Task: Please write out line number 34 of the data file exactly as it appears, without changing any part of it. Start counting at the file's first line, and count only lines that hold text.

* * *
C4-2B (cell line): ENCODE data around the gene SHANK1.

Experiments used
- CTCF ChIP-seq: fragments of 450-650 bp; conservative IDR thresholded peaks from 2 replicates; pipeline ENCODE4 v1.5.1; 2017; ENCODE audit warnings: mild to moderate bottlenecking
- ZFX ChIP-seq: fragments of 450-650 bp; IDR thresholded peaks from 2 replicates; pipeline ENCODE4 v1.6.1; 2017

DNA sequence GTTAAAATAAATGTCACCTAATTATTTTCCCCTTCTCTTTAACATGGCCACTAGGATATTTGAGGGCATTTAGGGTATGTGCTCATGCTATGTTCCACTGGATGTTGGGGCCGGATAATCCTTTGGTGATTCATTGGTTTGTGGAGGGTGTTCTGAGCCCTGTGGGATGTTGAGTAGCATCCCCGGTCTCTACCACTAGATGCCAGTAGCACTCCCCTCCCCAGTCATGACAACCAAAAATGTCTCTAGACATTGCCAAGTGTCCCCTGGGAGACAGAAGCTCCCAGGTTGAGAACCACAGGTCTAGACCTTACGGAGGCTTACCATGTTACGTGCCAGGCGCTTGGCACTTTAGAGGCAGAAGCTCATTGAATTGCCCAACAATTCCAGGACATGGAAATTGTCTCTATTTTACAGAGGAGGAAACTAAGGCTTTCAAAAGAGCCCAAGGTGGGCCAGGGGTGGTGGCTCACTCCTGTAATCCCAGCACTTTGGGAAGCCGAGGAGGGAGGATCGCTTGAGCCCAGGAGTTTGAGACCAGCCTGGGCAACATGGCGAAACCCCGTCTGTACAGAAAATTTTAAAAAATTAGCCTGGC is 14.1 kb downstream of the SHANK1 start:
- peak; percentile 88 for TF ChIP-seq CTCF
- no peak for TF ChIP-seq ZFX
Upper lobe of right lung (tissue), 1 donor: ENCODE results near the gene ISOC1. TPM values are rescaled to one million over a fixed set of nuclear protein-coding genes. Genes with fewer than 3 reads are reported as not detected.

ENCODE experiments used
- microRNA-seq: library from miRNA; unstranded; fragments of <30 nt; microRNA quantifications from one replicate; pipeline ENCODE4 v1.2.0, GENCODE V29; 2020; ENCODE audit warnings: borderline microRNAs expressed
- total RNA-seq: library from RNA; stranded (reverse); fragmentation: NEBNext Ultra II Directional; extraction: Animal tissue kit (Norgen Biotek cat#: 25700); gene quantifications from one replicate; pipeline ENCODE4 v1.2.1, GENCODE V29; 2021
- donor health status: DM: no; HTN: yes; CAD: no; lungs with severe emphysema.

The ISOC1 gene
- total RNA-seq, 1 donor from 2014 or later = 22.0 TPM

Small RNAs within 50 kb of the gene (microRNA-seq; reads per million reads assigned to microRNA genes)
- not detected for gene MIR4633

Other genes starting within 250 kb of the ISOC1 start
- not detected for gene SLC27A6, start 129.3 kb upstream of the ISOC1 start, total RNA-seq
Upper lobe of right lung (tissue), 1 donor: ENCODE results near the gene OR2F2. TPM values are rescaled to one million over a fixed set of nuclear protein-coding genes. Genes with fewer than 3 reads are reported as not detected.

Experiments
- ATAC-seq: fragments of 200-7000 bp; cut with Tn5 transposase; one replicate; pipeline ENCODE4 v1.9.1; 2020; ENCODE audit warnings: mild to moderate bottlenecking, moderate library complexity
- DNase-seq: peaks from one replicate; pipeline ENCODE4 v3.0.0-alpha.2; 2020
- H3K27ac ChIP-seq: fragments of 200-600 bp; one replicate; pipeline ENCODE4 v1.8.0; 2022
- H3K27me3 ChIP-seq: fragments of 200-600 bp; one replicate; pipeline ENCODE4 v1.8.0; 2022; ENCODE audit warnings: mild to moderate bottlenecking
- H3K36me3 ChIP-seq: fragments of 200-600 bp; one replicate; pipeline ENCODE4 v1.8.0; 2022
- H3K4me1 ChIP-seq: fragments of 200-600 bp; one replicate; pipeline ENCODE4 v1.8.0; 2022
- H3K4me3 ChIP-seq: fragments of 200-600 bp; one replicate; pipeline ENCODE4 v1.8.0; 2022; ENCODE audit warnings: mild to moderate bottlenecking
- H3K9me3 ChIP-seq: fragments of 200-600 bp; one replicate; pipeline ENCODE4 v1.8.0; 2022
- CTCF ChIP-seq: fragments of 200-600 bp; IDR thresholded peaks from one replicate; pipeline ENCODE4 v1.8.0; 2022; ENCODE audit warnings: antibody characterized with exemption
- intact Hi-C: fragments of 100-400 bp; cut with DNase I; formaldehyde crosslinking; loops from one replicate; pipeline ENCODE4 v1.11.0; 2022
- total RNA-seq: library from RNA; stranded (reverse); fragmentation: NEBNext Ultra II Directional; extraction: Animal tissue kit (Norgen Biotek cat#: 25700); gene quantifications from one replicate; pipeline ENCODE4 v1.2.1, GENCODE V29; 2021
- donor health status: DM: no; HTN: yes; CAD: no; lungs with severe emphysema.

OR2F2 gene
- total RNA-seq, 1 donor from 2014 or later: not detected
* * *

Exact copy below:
- total RNA-seq, 1 donor from 2014 or later: not detected